Roman Baths Open-Air Museum Map And Location
Information About Roman Baths Open-Air Museum
Roman Baths of Ankara is located on the Çankırı Street, which extends from the Ulus Square of the Altındağ district of Ankara to Yıldırım Beyazit Square. It was built by the Roman Emperor Caracalla, son of Septimius Severus in the 3rd century, in the name of the god of health Asclepius. The financial support was provided by Tiberius Iulius Iustinianus, one of the richest in the city. Today, the Roman Bath was a mound of this platform, at the top of the Roman Period (Partially Byzantine and Seljuk floors), under the Phrygian Period settlement was found in the ruins.
Since the stone remains under the mound are very well preserved, the plan of the building is understandable. According to this, it is understood that the building was built by Empire standards rather than a provincial city bath.
Bathhouse 80 x 130 m. size, made of stone and brick. With the entrance on Çankırı Street, a large area surrounded by a columned portico ruin and called Palaestra physical education and wrestling is entered into the place. There are four rounded and rounded columns on the right side of this section.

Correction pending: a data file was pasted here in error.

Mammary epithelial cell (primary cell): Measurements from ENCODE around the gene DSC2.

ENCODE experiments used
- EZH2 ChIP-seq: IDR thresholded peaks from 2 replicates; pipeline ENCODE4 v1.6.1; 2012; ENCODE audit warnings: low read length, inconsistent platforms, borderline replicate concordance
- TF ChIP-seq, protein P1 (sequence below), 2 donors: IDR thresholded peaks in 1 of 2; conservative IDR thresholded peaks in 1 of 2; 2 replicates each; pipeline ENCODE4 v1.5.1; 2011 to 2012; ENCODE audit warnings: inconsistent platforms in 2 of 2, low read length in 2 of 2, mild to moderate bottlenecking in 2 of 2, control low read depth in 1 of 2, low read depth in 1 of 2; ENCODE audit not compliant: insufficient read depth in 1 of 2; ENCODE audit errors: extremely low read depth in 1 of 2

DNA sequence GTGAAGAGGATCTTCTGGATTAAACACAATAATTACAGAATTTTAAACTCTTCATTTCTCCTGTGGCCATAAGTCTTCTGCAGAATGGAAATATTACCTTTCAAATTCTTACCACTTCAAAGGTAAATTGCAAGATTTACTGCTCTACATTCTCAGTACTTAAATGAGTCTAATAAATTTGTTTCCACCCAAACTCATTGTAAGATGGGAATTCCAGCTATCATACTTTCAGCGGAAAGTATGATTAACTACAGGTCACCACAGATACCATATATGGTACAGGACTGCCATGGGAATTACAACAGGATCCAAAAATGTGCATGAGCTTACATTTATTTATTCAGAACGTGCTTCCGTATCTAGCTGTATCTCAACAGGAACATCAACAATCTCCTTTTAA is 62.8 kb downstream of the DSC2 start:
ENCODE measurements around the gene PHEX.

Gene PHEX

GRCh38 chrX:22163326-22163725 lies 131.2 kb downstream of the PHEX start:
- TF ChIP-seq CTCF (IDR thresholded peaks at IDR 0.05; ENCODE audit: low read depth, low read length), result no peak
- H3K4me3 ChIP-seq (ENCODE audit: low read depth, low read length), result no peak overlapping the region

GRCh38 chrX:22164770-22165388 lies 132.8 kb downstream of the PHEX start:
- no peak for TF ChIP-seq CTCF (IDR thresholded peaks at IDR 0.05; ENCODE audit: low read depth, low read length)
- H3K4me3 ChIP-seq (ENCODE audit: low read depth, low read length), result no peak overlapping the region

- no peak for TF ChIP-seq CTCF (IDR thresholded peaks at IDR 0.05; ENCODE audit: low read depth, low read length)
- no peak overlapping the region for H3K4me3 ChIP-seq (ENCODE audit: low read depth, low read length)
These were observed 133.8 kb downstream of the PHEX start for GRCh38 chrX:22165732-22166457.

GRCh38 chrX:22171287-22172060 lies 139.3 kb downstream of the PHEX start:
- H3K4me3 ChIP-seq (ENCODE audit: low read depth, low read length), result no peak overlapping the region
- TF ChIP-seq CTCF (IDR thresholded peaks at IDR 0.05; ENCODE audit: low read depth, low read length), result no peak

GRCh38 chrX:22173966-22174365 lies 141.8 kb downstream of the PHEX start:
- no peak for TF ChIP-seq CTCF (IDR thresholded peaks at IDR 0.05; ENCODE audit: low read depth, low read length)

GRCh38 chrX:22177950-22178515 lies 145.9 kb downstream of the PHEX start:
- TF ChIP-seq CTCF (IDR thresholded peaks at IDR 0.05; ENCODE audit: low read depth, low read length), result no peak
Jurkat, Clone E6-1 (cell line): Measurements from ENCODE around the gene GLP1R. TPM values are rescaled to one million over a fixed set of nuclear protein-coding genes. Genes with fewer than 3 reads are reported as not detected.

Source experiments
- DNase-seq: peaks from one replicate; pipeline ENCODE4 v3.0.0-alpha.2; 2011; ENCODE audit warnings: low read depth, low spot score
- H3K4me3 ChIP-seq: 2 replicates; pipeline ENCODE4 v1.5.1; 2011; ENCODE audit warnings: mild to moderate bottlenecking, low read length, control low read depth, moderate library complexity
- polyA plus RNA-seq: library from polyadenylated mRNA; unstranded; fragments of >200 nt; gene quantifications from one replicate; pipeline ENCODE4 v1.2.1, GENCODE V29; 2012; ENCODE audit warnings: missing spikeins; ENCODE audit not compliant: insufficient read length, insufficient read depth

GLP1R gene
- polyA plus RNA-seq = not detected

Just behind the sports area is the phirigidarium, the left is the piscina (swimming pool) with sitting steps on the sides and the apoditarium (cold place), and the coldness with column pieces made of round bricks on the right. The second part of the tepidarium (part of the column) again features round bricks. The bathing rooms were on these columns. The caldarium (temperature) is located at the back of the bath and there are 12 ashes.
The reason why warm and warm parts are wider than other sections should be connected to very cold winter conditions of Ankara. These are supported by an underground heating system consisting of brick columns around which warm air from the furnace flows freely, and the rooms above were heated in this way.
VII. It is understood that the structure, which was destroyed by a fire in the 19th century, was used from the coins uncovered during the excavations for about five hundred years and was repaired from time to time.
The archaeological excavations carried out by the Turkish Historical Society between 1938 and 1943 revealed the bathing areas of the bathhouse, washing and washing areas and underground and service roads.
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